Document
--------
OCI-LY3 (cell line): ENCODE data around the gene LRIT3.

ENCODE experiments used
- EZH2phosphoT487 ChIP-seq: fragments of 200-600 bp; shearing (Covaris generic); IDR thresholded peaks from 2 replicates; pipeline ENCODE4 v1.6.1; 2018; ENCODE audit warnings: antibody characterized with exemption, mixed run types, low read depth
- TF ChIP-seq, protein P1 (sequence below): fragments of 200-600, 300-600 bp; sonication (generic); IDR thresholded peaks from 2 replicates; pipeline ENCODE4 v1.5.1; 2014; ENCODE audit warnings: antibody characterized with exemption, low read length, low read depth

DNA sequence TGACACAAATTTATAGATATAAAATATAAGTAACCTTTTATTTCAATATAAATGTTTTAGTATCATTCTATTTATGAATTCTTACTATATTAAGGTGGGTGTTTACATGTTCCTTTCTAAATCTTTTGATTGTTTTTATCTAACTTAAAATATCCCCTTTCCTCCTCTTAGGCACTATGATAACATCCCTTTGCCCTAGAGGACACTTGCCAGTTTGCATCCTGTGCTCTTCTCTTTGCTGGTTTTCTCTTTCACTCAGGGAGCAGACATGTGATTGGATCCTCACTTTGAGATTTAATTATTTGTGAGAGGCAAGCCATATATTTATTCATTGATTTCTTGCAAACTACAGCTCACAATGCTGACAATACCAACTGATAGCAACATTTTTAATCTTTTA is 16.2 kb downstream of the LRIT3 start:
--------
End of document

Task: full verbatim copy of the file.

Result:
OCI-LY3 (cell line): ENCODE data around the gene LRIT3.

ENCODE experiments used
- EZH2phosphoT487 ChIP-seq: fragments of 200-600 bp; shearing (Covaris generic); IDR thresholded peaks from 2 replicates; pipeline ENCODE4 v1.6.1; 2018; ENCODE audit warnings: antibody characterized with exemption, mixed run types, low read depth
- TF ChIP-seq, protein P1 (sequence below): fragments of 200-600, 300-600 bp; sonication (generic); IDR thresholded peaks from 2 replicates; pipeline ENCODE4 v1.5.1; 2014; ENCODE audit warnings: antibody characterized with exemption, low read length, low read depth

DNA sequence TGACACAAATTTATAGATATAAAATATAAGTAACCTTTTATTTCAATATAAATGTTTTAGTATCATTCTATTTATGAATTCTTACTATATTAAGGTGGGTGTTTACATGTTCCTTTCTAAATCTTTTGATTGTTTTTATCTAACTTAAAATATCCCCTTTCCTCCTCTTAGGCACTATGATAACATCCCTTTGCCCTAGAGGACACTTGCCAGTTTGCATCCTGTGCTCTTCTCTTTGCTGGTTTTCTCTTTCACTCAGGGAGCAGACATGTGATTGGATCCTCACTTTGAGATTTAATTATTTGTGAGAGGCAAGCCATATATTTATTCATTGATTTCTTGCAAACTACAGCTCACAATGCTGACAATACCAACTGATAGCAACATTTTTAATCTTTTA is 16.2 kb downstream of the LRIT3 start: